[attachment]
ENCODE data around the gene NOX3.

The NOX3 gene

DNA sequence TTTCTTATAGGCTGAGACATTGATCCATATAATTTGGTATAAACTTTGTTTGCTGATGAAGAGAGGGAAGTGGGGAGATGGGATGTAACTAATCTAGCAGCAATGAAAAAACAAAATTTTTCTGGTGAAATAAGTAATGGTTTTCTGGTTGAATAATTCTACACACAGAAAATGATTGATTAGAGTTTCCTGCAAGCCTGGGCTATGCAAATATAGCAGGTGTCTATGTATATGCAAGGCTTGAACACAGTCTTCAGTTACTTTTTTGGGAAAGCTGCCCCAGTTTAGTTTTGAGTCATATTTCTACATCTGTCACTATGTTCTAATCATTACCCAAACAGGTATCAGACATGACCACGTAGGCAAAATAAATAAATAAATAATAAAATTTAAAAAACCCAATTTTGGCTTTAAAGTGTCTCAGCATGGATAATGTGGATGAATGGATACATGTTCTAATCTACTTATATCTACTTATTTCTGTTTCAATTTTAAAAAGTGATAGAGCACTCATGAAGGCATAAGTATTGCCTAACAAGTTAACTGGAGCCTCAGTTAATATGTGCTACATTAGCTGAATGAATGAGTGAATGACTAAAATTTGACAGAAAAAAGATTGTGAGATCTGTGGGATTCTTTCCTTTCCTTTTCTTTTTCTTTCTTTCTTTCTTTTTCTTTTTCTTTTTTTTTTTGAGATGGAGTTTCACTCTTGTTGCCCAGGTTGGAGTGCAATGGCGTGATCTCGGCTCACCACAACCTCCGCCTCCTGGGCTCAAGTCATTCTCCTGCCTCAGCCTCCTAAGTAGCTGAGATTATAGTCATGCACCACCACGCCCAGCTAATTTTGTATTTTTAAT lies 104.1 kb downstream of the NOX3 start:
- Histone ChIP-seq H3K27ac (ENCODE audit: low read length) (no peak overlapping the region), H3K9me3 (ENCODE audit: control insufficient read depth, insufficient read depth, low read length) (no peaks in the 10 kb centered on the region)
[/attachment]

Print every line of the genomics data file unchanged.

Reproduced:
ENCODE data around the gene NOX3.

The NOX3 gene

DNA sequence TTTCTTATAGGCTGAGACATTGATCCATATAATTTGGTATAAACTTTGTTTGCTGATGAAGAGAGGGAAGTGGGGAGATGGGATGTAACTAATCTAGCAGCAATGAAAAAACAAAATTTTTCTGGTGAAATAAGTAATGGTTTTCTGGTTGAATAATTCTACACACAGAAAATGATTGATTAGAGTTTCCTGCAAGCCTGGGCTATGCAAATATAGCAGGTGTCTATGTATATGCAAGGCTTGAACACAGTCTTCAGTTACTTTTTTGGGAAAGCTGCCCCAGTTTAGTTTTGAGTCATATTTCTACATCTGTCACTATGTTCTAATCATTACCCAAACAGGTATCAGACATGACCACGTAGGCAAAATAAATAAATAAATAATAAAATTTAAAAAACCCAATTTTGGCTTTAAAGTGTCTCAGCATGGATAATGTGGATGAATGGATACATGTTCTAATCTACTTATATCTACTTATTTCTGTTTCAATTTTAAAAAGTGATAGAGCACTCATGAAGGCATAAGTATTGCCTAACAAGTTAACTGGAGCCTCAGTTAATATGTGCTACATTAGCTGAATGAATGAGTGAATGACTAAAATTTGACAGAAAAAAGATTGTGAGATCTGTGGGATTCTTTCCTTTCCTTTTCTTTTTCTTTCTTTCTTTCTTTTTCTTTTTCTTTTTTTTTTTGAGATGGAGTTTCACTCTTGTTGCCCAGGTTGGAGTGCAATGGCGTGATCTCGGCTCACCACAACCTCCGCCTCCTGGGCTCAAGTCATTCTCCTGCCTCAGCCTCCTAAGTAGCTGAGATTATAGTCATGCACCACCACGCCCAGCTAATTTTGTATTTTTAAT lies 104.1 kb downstream of the NOX3 start:
- Histone ChIP-seq H3K27ac (ENCODE audit: low read length) (no peak overlapping the region), H3K9me3 (ENCODE audit: control insufficient read depth, insufficient read depth, low read length) (no peaks in the 10 kb centered on the region)